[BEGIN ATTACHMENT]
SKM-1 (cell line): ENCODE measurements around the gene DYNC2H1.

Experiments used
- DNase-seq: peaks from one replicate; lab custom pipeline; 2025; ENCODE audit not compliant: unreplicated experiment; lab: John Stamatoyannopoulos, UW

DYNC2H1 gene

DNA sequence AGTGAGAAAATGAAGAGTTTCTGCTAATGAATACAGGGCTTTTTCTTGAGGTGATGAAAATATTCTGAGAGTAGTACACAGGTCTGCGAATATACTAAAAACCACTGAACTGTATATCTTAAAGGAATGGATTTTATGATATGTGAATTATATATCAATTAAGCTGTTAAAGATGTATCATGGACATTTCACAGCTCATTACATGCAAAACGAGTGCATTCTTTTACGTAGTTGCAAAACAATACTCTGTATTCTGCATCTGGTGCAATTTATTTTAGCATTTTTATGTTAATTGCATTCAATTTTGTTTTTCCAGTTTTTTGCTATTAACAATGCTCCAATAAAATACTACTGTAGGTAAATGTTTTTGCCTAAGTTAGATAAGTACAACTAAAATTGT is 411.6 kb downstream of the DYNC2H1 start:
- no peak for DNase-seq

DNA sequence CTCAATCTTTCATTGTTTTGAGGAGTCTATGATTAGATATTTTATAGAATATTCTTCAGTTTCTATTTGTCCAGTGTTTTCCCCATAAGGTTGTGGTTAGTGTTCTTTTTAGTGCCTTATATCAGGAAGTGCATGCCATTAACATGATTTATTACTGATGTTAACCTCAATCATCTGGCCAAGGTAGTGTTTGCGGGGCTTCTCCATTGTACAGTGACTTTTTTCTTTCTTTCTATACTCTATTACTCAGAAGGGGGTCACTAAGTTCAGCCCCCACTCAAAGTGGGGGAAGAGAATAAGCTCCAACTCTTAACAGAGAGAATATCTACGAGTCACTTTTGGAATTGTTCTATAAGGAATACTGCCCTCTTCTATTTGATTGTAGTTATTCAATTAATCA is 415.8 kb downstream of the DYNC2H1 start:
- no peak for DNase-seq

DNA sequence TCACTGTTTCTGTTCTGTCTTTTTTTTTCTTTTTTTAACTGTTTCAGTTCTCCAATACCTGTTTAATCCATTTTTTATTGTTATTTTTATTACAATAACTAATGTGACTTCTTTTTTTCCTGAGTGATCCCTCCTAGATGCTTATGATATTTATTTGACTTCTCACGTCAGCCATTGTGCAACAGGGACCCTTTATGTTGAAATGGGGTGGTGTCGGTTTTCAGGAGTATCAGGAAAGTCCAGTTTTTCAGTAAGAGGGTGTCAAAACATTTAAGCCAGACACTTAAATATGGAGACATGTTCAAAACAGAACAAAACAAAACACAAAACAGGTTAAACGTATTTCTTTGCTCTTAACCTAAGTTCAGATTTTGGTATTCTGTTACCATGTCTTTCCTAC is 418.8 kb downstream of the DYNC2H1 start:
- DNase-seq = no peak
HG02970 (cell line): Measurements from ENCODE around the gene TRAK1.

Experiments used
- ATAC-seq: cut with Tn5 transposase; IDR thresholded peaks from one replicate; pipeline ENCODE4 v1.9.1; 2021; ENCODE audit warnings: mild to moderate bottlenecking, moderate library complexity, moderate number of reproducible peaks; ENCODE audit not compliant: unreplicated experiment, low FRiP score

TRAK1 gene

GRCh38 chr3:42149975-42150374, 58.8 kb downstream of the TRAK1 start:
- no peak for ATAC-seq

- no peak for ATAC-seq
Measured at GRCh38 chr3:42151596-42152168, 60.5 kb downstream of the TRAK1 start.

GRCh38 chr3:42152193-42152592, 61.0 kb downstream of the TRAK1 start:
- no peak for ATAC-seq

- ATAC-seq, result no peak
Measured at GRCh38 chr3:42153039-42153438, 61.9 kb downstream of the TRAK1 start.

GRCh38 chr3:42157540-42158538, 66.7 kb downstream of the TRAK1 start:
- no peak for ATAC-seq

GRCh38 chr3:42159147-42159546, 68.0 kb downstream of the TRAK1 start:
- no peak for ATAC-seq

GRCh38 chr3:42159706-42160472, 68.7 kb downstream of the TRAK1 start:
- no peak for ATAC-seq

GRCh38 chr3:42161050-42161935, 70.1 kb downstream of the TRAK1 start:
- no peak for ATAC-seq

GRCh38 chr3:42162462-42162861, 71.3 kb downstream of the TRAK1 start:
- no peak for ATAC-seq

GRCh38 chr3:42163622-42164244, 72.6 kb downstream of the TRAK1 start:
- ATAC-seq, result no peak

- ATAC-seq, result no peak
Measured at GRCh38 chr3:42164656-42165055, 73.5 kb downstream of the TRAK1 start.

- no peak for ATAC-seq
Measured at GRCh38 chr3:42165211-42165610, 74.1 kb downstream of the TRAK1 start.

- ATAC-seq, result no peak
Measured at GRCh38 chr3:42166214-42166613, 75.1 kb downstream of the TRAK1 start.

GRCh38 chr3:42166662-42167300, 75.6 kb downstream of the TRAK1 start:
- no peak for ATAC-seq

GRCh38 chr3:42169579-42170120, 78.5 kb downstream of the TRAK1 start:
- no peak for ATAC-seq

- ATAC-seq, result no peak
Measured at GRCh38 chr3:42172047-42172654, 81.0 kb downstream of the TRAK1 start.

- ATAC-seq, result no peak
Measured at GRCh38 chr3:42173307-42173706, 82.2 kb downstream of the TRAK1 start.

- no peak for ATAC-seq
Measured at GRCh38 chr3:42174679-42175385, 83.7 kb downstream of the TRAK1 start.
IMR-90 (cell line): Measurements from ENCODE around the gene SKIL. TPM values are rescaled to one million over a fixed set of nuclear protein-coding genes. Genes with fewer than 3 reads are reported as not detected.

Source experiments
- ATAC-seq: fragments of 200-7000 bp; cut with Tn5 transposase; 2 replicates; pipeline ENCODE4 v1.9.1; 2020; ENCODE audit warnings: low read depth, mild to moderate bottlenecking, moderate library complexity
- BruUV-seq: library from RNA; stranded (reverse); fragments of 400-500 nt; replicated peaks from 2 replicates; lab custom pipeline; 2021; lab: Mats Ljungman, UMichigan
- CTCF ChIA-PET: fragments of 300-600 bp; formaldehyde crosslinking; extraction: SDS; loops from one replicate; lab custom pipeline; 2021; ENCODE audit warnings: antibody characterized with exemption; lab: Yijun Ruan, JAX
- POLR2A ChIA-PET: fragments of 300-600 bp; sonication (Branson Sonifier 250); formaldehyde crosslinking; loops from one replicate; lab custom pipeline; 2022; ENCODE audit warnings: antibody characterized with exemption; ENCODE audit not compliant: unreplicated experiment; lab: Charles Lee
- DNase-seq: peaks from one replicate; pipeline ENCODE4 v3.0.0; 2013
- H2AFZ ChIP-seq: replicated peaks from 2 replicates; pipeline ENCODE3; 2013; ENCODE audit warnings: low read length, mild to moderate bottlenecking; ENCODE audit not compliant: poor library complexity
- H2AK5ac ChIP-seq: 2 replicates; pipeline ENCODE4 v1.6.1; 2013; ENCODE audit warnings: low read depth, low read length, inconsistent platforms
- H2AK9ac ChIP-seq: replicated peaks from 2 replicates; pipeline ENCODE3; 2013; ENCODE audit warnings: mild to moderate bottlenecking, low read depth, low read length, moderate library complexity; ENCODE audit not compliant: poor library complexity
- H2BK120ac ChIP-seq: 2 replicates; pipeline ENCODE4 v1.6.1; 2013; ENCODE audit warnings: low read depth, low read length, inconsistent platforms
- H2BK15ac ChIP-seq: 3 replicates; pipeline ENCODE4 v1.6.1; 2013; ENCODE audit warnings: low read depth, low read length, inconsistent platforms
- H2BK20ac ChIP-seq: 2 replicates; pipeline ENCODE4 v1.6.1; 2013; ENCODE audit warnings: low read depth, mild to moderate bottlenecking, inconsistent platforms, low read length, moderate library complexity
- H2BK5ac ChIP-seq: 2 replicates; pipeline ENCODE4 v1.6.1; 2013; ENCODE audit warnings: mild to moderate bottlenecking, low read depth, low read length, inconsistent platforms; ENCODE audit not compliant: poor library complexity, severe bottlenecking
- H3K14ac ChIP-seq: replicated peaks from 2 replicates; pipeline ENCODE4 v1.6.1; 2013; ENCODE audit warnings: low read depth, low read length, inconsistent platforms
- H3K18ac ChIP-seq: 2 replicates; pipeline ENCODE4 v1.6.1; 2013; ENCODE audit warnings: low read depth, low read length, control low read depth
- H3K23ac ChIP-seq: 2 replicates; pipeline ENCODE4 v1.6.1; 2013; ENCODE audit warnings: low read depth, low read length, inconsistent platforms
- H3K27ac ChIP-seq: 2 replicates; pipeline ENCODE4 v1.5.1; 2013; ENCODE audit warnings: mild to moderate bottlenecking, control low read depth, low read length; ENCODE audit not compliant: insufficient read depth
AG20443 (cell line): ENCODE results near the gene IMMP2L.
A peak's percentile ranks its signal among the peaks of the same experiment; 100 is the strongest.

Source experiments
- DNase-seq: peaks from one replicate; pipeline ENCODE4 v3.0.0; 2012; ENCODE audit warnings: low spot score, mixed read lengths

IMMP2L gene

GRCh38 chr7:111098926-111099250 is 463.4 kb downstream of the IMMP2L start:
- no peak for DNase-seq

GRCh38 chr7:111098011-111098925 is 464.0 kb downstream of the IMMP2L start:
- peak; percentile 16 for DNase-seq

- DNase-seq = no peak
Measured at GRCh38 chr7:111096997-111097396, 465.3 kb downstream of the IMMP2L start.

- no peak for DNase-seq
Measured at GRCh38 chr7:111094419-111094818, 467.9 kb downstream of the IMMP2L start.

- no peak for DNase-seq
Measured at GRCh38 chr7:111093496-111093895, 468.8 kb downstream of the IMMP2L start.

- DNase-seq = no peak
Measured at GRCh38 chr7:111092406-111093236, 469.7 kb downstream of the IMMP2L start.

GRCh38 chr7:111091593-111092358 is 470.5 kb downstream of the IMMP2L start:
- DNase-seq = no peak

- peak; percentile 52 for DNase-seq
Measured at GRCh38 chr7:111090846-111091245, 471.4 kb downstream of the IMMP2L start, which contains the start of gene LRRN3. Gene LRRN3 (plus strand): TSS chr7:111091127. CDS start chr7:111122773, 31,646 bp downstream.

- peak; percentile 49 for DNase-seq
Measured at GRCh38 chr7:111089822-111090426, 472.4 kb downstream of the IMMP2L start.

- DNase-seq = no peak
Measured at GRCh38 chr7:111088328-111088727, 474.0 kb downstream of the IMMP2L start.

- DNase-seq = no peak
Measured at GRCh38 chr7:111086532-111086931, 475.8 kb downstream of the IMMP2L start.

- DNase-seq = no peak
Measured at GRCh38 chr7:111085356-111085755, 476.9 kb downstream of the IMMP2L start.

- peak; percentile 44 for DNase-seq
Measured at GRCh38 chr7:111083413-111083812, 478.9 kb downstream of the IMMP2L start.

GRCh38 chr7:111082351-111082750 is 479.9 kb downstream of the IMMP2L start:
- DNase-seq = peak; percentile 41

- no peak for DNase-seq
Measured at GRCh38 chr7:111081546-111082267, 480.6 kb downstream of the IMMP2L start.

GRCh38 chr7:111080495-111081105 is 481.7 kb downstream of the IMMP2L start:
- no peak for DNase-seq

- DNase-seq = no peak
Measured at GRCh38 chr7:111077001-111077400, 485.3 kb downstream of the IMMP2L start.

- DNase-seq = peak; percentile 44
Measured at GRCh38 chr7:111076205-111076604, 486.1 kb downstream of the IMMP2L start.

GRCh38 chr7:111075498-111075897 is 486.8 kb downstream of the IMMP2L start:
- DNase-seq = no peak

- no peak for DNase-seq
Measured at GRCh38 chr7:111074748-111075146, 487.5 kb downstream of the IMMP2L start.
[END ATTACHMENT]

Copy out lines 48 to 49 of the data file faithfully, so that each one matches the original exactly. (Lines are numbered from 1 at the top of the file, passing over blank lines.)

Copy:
Measured at GRCh38 chr3:42173307-42173706, 82.2 kb downstream of the TRAK1 start.

- no peak for ATAC-seq